Discover the watercolours of Emma Tennant in this exhibition of botanical subjects from all over Britain.
As a keen botanist, Emma Tennant displays her paintings alongside notes delving into the history of her subjects, paying tribute to the famous plant hunters and explorers of the past. The artist John Nash said that he travelled furthest when he stayed at home, and this collection shows it is possible to grow plants from many parts of the world in our benign climate.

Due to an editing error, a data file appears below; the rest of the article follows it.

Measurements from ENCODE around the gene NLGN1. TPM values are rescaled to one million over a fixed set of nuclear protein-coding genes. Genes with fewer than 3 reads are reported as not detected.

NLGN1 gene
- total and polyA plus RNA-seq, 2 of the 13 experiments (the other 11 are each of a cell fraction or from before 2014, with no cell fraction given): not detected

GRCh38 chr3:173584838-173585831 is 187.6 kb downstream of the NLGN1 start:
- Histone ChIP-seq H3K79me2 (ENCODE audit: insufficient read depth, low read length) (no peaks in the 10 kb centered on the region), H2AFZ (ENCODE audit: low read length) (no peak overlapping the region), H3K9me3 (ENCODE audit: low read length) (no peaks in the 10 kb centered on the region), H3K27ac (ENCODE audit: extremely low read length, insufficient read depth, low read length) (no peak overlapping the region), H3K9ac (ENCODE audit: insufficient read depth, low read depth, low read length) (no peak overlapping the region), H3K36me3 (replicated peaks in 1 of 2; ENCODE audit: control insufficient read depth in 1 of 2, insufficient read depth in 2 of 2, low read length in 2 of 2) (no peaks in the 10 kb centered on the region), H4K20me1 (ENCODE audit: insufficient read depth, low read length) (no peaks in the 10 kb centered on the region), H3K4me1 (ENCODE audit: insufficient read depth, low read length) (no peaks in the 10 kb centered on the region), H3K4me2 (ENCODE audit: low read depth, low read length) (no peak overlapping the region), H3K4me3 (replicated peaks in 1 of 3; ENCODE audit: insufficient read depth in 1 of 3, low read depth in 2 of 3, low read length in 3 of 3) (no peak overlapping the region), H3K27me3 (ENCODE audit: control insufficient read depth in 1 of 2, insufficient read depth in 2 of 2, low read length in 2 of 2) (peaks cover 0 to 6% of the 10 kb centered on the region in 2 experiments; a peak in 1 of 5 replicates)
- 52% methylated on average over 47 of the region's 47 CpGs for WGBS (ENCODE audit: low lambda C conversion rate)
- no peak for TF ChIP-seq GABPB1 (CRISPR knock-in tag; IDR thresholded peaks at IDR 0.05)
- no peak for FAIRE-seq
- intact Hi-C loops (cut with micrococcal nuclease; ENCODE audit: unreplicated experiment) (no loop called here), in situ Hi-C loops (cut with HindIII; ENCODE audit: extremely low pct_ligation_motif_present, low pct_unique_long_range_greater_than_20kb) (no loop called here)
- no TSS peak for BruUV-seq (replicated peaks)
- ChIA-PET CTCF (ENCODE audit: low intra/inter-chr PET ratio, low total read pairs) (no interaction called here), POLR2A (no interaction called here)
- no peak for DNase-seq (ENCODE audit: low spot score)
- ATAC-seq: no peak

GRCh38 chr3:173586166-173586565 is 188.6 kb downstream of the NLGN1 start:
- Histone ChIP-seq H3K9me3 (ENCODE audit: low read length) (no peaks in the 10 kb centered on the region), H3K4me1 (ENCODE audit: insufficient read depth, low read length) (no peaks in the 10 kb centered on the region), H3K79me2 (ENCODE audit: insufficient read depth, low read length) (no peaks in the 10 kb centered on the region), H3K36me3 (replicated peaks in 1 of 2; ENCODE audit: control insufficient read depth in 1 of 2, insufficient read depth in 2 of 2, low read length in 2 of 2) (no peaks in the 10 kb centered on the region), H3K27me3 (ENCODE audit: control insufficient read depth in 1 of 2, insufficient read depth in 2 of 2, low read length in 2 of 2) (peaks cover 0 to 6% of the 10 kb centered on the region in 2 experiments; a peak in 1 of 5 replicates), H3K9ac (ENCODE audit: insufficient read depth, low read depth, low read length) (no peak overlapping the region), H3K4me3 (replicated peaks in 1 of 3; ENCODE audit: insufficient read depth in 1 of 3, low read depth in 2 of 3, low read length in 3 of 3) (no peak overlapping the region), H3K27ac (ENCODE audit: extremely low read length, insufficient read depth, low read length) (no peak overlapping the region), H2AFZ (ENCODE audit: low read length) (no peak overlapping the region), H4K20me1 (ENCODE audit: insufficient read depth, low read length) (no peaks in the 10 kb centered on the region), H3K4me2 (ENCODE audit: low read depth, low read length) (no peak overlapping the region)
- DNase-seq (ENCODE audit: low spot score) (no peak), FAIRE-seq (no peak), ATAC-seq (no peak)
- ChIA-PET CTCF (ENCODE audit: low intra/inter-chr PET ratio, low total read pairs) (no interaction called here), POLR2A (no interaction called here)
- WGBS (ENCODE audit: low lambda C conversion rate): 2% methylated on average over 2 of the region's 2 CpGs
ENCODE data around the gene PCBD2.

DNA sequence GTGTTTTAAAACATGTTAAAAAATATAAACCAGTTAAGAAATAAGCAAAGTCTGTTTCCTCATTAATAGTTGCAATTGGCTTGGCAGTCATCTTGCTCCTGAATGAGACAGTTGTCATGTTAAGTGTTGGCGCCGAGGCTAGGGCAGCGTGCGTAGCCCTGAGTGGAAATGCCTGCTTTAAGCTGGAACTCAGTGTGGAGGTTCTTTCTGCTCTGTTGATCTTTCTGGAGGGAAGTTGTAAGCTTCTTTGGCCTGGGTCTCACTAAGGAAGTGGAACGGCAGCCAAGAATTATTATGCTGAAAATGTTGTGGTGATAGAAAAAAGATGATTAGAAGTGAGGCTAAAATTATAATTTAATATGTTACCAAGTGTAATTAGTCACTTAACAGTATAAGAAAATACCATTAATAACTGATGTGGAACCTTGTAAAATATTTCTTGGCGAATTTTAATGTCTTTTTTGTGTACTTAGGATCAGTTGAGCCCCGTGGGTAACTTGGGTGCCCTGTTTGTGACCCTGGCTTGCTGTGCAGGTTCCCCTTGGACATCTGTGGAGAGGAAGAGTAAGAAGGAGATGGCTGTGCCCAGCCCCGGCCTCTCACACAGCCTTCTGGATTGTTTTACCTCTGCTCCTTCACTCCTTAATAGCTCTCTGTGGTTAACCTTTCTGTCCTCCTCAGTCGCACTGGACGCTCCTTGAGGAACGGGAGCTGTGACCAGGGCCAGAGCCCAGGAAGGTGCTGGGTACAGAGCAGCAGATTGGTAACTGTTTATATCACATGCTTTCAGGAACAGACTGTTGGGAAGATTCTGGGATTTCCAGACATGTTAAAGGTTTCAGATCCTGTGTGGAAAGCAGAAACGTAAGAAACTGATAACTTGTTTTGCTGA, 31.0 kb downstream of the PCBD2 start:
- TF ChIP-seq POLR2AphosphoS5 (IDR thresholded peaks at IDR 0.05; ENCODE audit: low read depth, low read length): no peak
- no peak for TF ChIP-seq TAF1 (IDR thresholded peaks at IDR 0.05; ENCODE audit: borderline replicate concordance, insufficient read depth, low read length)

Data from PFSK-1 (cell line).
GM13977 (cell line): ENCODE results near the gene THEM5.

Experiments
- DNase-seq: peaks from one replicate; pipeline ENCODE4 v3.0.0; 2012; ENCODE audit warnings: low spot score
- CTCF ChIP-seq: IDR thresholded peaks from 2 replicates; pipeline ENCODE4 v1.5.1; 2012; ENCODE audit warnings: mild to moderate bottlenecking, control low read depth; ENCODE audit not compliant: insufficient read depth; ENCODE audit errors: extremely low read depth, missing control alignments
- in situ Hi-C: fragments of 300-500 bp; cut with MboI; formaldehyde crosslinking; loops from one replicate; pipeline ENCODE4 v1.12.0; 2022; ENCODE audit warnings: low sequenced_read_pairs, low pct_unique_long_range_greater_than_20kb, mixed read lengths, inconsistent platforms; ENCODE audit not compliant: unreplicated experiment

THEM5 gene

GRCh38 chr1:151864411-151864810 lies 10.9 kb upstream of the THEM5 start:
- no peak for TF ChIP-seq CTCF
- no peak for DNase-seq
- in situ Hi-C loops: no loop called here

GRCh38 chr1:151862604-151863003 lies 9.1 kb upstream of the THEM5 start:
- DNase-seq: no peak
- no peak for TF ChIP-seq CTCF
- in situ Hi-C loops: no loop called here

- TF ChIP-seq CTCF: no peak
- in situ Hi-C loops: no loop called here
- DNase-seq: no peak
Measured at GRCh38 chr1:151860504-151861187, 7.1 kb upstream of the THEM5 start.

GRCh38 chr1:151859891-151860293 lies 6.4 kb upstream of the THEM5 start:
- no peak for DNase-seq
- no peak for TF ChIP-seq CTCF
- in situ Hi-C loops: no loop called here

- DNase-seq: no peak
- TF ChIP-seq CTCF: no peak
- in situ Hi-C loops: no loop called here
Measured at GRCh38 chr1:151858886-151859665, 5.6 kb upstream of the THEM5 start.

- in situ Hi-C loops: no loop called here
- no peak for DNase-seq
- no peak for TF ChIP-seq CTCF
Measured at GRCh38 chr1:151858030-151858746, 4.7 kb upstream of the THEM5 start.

The exhibition of 50 paintings includes narcissus and Clianthus punicea from the Scillies, mimosa from the Isle of Wight, sea kale from Norfolk, quinces from Suffolk, Magnolia campbellii from Lismore in Ireland, artichokes from North Wales, a wild waterlily from Sutherland and grapes from the famous vinery at Chatsworth, as well as plants both rare and familiar from Tennant’s own garden in southern Scotland.
All works are watercolour and ink on either an off-white Nepalese paper, or a Japanese kind made from the bark of a tree called Broussonetia papyrifera. Both absorb pigment, which makes it possible to achieve great depth of colour.
The first public screening of Ben Wood's film Emma Tennant, Artist and Gardener will also be shown at the Garden Museum.